Billie Jean King won the battle of the sexes when she beat Bobby Riggs in a winner-take-all tennis match in 1973, but chances are, if she had sustained an injury in the match, things might have taken a different turn.
That’s because men and women experience pain differently, with women being the losers.
Research finds that not only do women feel pain more often and more intensely than men, but they are much more likely than men to receive sedatives (rather than pain medication) to treat it because their pain is dismissed as psychological. One study found that women who endured coronary bypass surgery were only half as likely to receive painkillers as men who underwent the same procedure.
The fact that 70 percent of the people affected by chronic pain are women does not make this gender bias easier.
Here are four pain conditions that affect women more than men, along with proven ways to help yourself, if no one else will. Sometimes, you have to take matters into your own hands.
1. Musculoskeletal pain
The National Institutes of Health reviewed research into several types of musculoskeletal pain including back pain, whole body pain, osteoarthritis and fibromyalgia. It found that women experienced more chronic pain than men, especially with age, when they had more compression fractures and vertebral changes than men. Read more about Back Pain Is Not a Normal Part of Aging.
Massage at your fingertips
While a visit to a massage therapist can help, there’s a more convenient and affordable way to zap your pain: with a hand-held massager, like this Deep Tissue Massager from Wahl. One of the most powerful massagers on the market, it can treat muscle pain naturally, through a combination of interchangeable heads and variable intensity control. And it’s powerful enough to treat pain in large muscle groups or pinpoint specific problem areas. The benefit of massage comes from relieving tension and enhancing blood flow, which causes muscles to relax.
Migraines can affect anyone, really, but they’re more common in women. In fact, three times as many women live with migraines as men—and a large reason is the fluctuation of estrogen. Migraines are common around the time of menstrual cycles, when estrogen levels rapidly drop. During pregnancy, when estrogen levels rise, migraines ease off or even disappear for many women. During perimenopause (the years leading up to menopause), they may come back fiercely and frequently due to the fluctuations of estrogen. Women with headaches report more pain than men and pain that is longer-lasting and more likely to induce nausea and vomiting.
Daily nonsteroidal anti-inflammatory drugs like ibuprofen or naproxen sodium can help reduce or prevent migraines, as can triptans (like frovatriptan). But if you don’t want to take medication, there are lifestyle ways to help manage your migraines. One way is to retreat from your usual activities if possible, says the Mayo Clinic. Sit and relax in a dark quiet room. Apply hot or cold compresses to your head or neck to help dull the pain. Caffeine, in small amounts, can help relieve pain in its early stages as well as enhance the pain-reducing effects of acetaminophen (like Tylenol) and aspirin. Managing stress, getting adequate and good-quality sleep, exercising and maintaining a healthy weight can also be helpful. Some migraines, especially if caused by tight muscles, can benefit from massage, either through the hands of a therapist or at home.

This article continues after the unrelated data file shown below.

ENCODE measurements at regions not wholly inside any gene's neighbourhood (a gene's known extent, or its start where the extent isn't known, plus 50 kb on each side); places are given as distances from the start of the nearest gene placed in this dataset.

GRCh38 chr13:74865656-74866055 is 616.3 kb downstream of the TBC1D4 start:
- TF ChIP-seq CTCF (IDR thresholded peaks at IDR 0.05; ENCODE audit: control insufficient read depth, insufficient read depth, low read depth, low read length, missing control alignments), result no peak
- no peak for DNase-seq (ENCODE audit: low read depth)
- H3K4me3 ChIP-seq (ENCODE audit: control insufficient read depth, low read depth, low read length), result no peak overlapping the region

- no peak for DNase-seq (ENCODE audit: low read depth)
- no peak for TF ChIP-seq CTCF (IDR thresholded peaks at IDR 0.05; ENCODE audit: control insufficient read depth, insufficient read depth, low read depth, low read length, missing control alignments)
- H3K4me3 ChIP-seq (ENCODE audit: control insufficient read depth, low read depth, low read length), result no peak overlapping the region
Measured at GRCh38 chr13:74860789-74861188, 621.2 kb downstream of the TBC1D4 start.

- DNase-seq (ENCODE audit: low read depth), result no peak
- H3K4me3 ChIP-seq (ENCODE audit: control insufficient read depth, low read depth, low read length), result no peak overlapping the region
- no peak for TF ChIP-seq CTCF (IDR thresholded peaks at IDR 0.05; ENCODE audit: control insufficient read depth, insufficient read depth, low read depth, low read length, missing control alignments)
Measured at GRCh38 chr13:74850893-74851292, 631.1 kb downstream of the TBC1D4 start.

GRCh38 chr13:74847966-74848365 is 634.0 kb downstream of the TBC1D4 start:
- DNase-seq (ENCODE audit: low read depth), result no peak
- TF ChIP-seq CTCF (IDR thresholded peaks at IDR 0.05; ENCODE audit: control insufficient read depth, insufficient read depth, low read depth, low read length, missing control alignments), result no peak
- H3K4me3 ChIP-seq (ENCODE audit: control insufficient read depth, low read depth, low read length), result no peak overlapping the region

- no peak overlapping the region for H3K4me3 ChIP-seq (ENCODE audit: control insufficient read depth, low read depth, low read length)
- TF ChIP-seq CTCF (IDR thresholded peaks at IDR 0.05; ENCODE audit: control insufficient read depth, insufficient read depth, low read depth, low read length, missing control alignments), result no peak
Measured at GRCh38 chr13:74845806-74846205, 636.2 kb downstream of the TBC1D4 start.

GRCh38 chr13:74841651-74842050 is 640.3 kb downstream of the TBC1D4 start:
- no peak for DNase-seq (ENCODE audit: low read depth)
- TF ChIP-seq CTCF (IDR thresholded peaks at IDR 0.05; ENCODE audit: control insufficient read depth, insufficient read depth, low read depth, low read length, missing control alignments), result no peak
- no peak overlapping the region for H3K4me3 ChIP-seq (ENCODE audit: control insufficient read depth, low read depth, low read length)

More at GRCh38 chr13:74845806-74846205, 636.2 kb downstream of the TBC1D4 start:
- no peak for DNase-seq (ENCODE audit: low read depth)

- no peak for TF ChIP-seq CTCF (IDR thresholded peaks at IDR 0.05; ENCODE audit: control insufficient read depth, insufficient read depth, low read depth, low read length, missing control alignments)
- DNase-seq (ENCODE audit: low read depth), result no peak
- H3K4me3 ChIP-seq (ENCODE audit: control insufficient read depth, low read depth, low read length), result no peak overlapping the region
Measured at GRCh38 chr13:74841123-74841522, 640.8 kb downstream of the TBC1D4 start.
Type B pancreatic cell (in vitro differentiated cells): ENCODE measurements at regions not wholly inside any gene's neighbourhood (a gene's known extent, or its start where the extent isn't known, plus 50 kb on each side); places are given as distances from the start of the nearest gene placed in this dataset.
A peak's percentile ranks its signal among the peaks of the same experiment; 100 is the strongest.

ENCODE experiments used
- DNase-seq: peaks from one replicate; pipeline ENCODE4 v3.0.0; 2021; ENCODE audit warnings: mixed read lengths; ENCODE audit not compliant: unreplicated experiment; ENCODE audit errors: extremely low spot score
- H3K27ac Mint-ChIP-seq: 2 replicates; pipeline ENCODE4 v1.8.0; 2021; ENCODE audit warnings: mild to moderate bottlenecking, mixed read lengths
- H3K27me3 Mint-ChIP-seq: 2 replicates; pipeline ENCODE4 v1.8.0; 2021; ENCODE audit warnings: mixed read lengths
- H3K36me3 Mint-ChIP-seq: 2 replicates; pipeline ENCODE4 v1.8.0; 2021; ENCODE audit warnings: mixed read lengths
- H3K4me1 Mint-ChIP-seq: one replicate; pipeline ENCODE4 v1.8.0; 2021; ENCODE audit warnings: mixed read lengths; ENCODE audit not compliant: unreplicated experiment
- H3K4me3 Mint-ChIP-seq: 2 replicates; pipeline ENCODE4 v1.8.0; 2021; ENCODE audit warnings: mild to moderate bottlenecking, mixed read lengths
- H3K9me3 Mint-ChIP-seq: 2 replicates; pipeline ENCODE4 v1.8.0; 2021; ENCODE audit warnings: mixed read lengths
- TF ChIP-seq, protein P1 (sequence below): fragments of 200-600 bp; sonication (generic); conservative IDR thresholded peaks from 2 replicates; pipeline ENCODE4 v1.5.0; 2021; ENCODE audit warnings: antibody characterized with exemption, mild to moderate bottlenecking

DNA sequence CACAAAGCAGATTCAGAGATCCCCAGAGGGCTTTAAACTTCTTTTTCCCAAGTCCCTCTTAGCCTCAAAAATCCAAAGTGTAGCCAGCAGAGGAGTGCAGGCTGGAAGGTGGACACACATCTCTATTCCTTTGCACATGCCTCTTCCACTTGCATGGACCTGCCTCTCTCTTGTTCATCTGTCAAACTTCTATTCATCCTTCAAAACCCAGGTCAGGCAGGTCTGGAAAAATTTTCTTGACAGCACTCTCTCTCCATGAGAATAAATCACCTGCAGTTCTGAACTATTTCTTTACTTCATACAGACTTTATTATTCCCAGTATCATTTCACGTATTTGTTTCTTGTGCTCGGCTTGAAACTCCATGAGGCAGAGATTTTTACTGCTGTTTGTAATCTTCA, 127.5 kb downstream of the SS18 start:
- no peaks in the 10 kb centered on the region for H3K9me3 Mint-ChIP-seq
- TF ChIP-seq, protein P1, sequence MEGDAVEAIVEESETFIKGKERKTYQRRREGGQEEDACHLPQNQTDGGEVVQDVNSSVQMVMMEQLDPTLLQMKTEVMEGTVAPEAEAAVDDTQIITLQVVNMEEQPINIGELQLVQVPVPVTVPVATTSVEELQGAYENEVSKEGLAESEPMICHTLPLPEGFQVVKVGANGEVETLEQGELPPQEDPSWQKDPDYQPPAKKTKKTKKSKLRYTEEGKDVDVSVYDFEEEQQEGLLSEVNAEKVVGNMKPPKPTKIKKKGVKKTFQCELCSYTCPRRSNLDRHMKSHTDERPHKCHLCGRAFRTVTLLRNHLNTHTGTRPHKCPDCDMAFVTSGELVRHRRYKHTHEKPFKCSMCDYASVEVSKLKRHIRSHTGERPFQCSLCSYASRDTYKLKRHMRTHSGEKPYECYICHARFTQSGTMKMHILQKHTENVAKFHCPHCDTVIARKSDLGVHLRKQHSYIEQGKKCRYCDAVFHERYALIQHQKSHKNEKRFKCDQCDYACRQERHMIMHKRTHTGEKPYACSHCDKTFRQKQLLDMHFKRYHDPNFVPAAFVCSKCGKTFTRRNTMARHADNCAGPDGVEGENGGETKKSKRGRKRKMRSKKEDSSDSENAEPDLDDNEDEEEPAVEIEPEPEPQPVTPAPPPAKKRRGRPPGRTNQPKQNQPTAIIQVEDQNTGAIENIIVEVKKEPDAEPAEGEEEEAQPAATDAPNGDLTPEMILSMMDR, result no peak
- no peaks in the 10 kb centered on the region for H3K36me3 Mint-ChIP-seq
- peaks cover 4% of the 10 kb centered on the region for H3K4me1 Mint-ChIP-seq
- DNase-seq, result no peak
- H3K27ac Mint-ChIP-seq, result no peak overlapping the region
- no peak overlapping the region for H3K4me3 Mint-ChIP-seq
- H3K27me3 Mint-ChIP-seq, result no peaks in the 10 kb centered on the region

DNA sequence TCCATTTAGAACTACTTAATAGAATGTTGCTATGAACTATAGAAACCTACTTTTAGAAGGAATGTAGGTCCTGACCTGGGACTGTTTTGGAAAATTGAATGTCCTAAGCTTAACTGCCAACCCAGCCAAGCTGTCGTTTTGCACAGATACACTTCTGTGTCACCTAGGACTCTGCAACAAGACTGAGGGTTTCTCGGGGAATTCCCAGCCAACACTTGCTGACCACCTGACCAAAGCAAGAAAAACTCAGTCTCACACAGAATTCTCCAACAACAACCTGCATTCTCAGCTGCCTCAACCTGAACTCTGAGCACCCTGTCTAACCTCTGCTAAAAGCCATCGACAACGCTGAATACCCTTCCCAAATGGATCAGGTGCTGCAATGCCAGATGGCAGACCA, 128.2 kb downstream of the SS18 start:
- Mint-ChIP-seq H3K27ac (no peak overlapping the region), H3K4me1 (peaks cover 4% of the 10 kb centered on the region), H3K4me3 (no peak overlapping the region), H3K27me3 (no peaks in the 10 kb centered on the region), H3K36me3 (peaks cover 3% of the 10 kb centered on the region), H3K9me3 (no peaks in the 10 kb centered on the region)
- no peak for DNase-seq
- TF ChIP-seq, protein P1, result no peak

3. Irritable bowel syndrome (IBS)
This condition affects the large intestine and causes cramping, abdominal pain, bloating, gas, diarrhea or constipation (or both). It is more common in women than men, and it affects women differently. Women with IBS are more likely to suffer with fatigue, depression, anxiety and an overall lower quality of life, studies reveal. Though researchers are not entirely sure why, one reason may be related to sex hormones, which affect the stress response and mechanisms between the brain and gut.
IBS pain is managed in a combination of ways, both psychologically (like hypnosis, relaxation or meditation) and with medications (like anticholinergic agents to help relieve pain after meals or central-acting or targeted medications to block pain signals from the brain).
4. Temporomandibular joint (TMJ) syndrome
TMJ syndrome is a pain originating from the jaw joint that connects your jawbone to your skull. The causes are varied: sometimes the cartilage of the joint is damaged by arthritis or becomes injured, while other times the disk erodes or moves out of alignment. Clenching or grinding your teeth can put you at risk for TMJ syndrome.
Symptoms include headaches, ear pain, jaw pain, difficulty chewing, aching facial pain or a locking of the joint (making opening and closing your mouth difficult). People with TMJ disorders can also have a clicking or grating sensation when they chew or open their mouths. One study found that women experienced these symptoms more frequently than men.
Sometimes symptoms will disappear on their own without treatment. If they don’t, TMJ disorders can be treated with pain relievers and anti-inflammatories or muscle relaxants. Oral splints, mouth guards or physical therapy can be helpful, as can moist heat or cold packs. Some chiropractors and massage or physical therapists treat TMJ with trigger point massage, which can relax tense muscles contributing to the jaw ache and pain.